Newspaper article The Tuscaloosa News

GUEST COLUMNIST: Debunking the Myths about Managed Care

Newspaper article The Tuscaloosa News

GUEST COLUMNIST: Debunking the Myths about Managed Care

Article excerpt

After the fiscal crises of the past several years, Alabama Medicaid is in dire need of structural reforms. The Alabama Medicaid Advisory Commission recently concluded that a move to commercial managed care could save the state $364 million over the next five years.

Commercial managed care certainly has detractors; more specifically, entities that directly benefit from Medicaid's fee- for-service structure are concerned about a move to a system where they would be required to bear the risk of financial loss and comprehensively treat beneficiaries. In order to have a productive discussion about the best options for Medicaid beneficiaries and state budgets, myths about commercial managed care need to be addressed.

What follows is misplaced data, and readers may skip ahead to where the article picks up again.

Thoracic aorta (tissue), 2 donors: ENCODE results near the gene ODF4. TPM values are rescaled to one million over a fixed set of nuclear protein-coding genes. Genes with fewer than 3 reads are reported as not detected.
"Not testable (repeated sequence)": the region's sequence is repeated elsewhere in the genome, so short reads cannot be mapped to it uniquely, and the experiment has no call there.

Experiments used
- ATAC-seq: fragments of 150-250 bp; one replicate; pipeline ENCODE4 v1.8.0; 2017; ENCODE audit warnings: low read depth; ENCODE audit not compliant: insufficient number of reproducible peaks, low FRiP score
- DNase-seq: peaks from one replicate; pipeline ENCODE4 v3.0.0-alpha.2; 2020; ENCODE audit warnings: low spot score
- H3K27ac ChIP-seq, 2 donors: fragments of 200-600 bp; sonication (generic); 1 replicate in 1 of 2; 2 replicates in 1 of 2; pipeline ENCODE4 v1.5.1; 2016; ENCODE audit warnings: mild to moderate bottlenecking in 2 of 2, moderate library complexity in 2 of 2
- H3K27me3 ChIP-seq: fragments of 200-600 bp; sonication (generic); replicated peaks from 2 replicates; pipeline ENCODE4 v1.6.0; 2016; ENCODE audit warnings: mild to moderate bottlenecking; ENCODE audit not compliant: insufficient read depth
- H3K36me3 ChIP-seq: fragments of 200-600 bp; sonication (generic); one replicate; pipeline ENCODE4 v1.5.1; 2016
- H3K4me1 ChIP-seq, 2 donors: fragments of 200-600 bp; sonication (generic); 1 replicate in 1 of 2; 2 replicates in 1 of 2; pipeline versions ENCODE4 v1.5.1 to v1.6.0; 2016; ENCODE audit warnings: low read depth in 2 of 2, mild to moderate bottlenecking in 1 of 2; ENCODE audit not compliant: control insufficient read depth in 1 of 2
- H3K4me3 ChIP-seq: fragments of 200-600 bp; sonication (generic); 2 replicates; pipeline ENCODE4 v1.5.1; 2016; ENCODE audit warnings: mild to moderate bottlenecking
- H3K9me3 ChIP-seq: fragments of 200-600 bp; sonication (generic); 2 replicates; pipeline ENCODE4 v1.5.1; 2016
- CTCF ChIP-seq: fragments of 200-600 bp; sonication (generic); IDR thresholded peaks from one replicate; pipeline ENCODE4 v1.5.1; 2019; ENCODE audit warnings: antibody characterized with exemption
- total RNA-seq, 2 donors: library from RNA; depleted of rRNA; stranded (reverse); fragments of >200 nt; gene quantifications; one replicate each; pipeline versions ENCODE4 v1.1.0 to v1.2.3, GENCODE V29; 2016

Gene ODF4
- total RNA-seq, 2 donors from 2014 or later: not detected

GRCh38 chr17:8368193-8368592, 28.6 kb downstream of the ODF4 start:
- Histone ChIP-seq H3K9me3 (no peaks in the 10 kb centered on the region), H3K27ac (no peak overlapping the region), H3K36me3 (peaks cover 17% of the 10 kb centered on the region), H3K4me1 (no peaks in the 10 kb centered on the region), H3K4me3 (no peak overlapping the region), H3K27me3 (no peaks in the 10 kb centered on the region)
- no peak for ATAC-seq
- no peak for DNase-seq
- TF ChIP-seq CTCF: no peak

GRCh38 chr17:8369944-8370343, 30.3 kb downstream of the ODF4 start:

Myth: Commercial managed care companies seek to ration care in order to accumulate maximum profits and salaries for themselves, at the expense of the health of their patients.

Reality: In a capitated system of providing health care, managed care organizations (MCOs) have every incentive to capitalize on preventive measures that keep Medicaid beneficiaries healthy long- term. For example, it is far less expensive to get a flu shot than to be hospitalized after you have contracted the flu. More importantly, MCOs have accountability contracts with the states where they operate which permit the state to investigate and respond if care is not delivered, consistent with the agreement.

Myth: Enhancing Alabama's Regional Care Organization network will be just as effective as introducing a new system of managed care.

Reality: The proposed expansion of the RCO program would shield RCOs from any financial liability for the next four or five years. In other words, if the RCOs could not operate under the capitated amount, the state would incur the extra costs. When this model has been tried in other states, such as North Carolina, it has been a recipe for failure. A report by the Alabama Medicaid Advisory Commission also estimates that $364 million in Alabama taxpayer money can be saved over the next five years simply by switching to commercial managed care system. …

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